Aloglah was first arrested in April last year in the early days of the anti-Assad uprising. He had been at a funeral in Daraa, attended the demonstration afterwards and was arrested soon after.

In his first eight days in detention, he says, he was beaten so badly most of his body was black with bruising, the colour still staining his skin two weeks after he was released.

He pulls his jumper to one side to reveal a long scar on his shoulder - the result of a knife wound sustained in the ensuing violence. ''They hurt me day and night,'' he says.

''They would ask: 'Do you want [US President Barack] Obama to rule you? Do you want [French President Nicolas] Sarkozy to rule you?' They cut up a car tyre to use as a weapon to beat us. They called it God. Whenever anyone cried out for Muhammad or God during their torture, they would be beaten with this weapon.''

After working for 10 years in the United Arab Emirates, Aloglah had considerable assets to trade for his freedom - a house, a water purification business, a car hire company.

He paid just over 1 million Syrian pounds ($US20,000) to escape his first period of imprisonment. Later he discovered why he had been arrested.

''I had been talking with friends about the lack of safety in Syria. I said Bashar [al-Assad] had done nothing to keep his people safe. Hafez [his father] did nothing. They did nothing for this country.''

Someone had recorded his statements on a mobile phone. The words will haunt him forever but not once does he back down from the anti-regime sentiments he expressed. ''The demonstrations should have happened years ago,'' he says defiantly.

Before long he was arrested again, taken to a different underground detention facility and subjected to more torture and violence. ''Many people were hanging by their arms from a metal board.

''Two of them were hit so often they died … I saw people whose eyes had burst open from being hit with the tyre cable. They kept me for 20 days. In this time around 60 people died.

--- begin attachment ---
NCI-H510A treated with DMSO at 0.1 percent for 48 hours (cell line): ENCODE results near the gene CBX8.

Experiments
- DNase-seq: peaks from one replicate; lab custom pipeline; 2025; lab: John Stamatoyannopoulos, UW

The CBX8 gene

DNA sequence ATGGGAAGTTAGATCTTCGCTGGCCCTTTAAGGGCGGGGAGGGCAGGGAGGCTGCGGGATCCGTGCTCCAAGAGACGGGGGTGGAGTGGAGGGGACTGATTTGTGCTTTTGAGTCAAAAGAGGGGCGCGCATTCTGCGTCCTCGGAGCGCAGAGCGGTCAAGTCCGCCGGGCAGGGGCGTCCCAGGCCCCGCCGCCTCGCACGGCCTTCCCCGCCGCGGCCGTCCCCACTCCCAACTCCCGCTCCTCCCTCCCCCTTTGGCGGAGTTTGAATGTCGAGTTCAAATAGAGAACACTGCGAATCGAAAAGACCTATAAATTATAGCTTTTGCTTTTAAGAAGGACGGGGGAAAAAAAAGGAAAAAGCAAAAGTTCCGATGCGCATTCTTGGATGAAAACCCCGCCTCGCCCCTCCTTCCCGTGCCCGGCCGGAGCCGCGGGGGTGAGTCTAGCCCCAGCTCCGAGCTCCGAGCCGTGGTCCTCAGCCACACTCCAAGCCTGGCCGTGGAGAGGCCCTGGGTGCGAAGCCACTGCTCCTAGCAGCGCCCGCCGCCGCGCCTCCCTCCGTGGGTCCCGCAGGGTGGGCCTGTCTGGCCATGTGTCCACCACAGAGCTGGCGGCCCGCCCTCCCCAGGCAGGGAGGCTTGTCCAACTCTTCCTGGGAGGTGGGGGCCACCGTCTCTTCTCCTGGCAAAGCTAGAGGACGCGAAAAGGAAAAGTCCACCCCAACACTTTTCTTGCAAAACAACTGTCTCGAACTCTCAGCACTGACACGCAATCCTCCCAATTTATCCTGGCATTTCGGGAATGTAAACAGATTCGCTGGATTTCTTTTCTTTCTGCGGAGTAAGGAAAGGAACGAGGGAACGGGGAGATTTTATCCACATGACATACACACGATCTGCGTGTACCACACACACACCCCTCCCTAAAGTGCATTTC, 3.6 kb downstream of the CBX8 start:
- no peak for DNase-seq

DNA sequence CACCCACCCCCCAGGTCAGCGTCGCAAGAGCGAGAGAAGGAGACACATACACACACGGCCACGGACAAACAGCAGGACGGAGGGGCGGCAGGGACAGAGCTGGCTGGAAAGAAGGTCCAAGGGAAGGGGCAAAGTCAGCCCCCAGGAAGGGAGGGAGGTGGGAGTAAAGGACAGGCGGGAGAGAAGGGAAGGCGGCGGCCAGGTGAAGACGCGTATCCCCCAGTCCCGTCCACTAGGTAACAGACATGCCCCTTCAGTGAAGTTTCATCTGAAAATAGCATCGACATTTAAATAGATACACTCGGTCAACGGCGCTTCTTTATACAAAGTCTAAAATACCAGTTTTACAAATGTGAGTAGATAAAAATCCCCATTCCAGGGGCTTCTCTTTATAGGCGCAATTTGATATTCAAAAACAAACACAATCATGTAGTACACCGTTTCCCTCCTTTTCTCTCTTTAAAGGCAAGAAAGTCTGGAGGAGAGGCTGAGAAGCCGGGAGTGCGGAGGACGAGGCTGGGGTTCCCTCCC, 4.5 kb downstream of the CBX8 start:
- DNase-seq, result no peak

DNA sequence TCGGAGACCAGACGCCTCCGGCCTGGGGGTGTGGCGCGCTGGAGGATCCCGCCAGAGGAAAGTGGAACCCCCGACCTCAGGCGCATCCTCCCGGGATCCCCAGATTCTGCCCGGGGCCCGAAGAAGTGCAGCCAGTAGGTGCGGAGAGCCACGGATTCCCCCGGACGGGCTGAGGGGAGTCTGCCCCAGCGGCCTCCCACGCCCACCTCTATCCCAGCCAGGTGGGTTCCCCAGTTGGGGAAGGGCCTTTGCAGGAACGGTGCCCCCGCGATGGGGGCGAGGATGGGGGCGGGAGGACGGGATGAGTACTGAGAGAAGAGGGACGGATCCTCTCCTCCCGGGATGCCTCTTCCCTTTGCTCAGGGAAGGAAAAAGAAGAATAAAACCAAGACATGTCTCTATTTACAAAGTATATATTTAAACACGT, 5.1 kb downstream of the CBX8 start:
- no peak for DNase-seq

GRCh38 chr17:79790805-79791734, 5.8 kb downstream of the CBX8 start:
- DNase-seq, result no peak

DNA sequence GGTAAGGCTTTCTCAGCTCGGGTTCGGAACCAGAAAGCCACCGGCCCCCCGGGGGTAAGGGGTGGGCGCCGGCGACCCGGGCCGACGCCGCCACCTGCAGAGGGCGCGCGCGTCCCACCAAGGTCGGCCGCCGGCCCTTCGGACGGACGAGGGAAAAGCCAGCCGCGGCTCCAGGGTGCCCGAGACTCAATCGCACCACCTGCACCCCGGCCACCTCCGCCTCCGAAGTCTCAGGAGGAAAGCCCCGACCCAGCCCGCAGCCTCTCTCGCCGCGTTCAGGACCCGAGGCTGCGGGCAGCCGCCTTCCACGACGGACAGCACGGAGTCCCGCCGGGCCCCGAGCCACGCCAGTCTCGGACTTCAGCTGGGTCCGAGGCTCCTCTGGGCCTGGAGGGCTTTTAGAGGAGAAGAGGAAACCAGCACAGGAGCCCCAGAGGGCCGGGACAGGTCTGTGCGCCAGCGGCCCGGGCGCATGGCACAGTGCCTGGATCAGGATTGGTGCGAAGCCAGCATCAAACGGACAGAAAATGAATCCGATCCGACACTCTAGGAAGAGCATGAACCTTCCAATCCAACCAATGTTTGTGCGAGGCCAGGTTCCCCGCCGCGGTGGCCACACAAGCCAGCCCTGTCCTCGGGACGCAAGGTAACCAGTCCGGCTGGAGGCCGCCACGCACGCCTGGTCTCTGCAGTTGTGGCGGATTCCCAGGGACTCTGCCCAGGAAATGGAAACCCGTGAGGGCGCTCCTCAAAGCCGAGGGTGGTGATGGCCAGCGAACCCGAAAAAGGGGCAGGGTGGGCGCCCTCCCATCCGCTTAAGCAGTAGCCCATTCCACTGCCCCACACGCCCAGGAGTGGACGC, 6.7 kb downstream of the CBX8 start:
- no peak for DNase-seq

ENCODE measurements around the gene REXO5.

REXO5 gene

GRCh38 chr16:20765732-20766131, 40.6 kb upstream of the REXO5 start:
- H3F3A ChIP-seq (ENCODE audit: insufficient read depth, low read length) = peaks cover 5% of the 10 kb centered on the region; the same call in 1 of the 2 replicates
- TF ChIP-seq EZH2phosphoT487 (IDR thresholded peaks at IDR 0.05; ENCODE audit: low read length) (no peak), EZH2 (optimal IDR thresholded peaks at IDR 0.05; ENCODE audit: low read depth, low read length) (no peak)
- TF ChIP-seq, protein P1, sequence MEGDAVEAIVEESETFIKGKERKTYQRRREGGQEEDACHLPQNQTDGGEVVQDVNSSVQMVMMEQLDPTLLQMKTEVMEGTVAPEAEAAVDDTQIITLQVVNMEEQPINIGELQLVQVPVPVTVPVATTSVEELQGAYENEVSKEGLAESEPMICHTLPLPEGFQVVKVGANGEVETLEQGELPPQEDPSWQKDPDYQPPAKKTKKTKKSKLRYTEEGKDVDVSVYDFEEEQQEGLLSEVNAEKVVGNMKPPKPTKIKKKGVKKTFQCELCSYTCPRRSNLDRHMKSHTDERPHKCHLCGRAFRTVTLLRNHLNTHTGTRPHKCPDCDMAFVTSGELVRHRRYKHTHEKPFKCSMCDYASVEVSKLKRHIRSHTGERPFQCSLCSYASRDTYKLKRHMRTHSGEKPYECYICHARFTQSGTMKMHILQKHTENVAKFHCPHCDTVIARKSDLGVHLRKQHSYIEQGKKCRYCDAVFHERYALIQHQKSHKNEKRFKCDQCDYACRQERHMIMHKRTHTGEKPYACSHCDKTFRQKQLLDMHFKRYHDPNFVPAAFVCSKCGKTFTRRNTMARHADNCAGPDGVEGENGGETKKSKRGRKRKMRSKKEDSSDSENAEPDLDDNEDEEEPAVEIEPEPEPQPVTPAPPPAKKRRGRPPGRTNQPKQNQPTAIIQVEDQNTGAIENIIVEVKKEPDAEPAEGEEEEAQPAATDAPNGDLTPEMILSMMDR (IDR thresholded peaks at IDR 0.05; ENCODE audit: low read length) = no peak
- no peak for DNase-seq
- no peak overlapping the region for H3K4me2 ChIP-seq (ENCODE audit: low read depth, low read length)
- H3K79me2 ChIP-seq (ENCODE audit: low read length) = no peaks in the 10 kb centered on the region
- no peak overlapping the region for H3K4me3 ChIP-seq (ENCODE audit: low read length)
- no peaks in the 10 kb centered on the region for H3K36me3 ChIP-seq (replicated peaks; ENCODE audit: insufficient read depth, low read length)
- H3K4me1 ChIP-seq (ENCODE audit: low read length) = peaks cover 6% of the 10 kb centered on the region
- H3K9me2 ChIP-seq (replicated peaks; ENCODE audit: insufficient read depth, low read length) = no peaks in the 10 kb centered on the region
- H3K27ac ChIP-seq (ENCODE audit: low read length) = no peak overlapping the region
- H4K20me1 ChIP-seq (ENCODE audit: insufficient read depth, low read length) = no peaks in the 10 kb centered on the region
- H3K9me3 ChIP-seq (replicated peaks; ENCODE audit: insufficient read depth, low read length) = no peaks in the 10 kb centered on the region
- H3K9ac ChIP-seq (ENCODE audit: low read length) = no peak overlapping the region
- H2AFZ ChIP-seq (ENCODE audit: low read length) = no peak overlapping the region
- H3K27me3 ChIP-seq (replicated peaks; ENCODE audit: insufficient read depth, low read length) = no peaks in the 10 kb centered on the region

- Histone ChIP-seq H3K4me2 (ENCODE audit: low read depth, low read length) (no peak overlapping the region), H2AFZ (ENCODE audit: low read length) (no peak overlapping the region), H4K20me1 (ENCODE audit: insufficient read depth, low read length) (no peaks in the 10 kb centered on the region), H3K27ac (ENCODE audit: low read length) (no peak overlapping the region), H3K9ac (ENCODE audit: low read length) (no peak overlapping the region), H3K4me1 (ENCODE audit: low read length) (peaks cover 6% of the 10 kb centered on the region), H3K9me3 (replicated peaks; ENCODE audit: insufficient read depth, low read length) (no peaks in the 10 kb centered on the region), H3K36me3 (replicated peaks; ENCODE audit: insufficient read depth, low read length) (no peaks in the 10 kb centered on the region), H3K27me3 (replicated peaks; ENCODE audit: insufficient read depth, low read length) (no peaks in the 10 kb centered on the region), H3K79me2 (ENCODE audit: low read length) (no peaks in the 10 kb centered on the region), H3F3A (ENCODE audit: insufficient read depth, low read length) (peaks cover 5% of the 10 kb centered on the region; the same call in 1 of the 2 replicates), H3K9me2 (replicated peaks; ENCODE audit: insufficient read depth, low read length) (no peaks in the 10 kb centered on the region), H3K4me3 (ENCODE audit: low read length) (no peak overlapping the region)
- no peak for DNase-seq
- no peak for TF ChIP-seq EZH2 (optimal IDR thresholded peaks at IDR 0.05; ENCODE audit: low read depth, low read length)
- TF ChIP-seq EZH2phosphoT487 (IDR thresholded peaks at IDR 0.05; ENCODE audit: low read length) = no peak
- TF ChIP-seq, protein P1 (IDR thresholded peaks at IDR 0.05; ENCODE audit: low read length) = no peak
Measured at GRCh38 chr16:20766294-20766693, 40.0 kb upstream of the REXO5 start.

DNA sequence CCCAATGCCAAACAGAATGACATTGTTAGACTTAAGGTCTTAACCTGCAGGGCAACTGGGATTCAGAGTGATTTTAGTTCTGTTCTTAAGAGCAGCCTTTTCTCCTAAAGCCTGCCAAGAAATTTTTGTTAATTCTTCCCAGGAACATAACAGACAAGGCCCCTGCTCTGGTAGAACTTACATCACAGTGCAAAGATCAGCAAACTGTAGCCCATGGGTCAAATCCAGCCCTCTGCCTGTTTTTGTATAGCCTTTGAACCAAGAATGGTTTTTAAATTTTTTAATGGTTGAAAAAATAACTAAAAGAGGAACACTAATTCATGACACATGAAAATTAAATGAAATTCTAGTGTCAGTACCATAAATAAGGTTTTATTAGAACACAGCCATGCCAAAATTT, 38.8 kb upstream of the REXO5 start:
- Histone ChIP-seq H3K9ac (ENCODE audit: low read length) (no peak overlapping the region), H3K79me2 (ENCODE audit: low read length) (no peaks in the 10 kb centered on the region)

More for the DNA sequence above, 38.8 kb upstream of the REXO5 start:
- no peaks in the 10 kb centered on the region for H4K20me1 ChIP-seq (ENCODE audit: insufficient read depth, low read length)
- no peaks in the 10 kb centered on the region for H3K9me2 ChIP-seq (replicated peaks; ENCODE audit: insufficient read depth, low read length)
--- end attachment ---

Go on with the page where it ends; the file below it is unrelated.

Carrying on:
''The numbers of dead - do not believe them. It is much worse than what has been reported.'' He says Syrian security forces stole money and jewellery from his home and destroyed his business, taking stock and vandalising property in his office and a factory he owns. At one point he signed the deed to his house over to a senior Syrian intelligence official to buy his freedom.

The next period of incarceration lasted two months.

''They blindfolded me and told me to take off my clothes. I had to lie down on the ground, face down, and they tied my legs together to a stick. They hit me, 400, 500 times with a thick cable. I was so sick I could not stand … a doctor in the prison hospital told them to release me or I would die in jail.

''Prisoners were forced to lie face down on the wet ground, and then we had to lie on top of them, our faces in their arses.'' Powerless and humiliated, they could do nothing but comply.

Another bribe was followed by another moment of relief as he again tasted freedom, only to be arrested days later in a cycle of torture and imprisonment that stopped only when he fled to Jordan.

Now his children wake in fright during the night, plagued by nightmares and always on edge, waiting for the next knock at the door.